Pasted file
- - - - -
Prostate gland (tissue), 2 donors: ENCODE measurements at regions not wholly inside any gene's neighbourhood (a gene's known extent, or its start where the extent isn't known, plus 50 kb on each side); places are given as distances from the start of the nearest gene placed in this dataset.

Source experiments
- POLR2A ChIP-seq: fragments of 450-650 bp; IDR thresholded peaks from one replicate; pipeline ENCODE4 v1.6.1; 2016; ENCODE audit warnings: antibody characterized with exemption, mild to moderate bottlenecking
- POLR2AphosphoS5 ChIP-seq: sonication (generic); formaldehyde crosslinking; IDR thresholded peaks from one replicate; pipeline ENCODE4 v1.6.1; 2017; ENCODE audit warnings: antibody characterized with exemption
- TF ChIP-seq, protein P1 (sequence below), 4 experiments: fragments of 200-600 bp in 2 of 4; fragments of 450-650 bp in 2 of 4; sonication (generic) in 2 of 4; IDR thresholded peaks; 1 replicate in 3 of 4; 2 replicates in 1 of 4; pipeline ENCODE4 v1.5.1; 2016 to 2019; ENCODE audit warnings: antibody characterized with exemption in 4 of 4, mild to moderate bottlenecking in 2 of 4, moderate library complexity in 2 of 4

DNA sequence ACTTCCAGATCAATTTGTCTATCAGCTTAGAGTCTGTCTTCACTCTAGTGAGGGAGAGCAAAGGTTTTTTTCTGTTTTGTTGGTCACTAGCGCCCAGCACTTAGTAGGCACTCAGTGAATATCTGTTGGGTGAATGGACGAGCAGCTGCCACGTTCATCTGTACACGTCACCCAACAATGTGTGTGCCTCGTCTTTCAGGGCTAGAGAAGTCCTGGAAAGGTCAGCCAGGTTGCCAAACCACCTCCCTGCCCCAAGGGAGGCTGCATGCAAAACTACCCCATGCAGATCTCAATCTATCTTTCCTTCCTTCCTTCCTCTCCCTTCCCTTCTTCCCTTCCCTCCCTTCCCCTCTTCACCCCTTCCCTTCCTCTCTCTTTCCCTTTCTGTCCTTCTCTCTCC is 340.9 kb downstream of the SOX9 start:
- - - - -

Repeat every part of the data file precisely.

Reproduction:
Prostate gland (tissue), 2 donors: ENCODE measurements at regions not wholly inside any gene's neighbourhood (a gene's known extent, or its start where the extent isn't known, plus 50 kb on each side); places are given as distances from the start of the nearest gene placed in this dataset.

Source experiments
- POLR2A ChIP-seq: fragments of 450-650 bp; IDR thresholded peaks from one replicate; pipeline ENCODE4 v1.6.1; 2016; ENCODE audit warnings: antibody characterized with exemption, mild to moderate bottlenecking
- POLR2AphosphoS5 ChIP-seq: sonication (generic); formaldehyde crosslinking; IDR thresholded peaks from one replicate; pipeline ENCODE4 v1.6.1; 2017; ENCODE audit warnings: antibody characterized with exemption
- TF ChIP-seq, protein P1 (sequence below), 4 experiments: fragments of 200-600 bp in 2 of 4; fragments of 450-650 bp in 2 of 4; sonication (generic) in 2 of 4; IDR thresholded peaks; 1 replicate in 3 of 4; 2 replicates in 1 of 4; pipeline ENCODE4 v1.5.1; 2016 to 2019; ENCODE audit warnings: antibody characterized with exemption in 4 of 4, mild to moderate bottlenecking in 2 of 4, moderate library complexity in 2 of 4

DNA sequence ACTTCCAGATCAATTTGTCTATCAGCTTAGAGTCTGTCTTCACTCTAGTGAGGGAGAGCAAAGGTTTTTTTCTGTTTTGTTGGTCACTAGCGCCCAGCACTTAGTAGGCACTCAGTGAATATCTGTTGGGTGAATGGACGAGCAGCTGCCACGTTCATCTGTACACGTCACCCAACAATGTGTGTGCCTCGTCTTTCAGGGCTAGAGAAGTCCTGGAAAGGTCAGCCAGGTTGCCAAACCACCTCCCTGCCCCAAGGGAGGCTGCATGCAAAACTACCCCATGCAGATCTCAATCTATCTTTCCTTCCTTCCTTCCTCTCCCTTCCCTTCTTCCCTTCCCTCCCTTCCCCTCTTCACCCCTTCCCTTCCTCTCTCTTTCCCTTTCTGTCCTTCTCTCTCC is 340.9 kb downstream of the SOX9 start: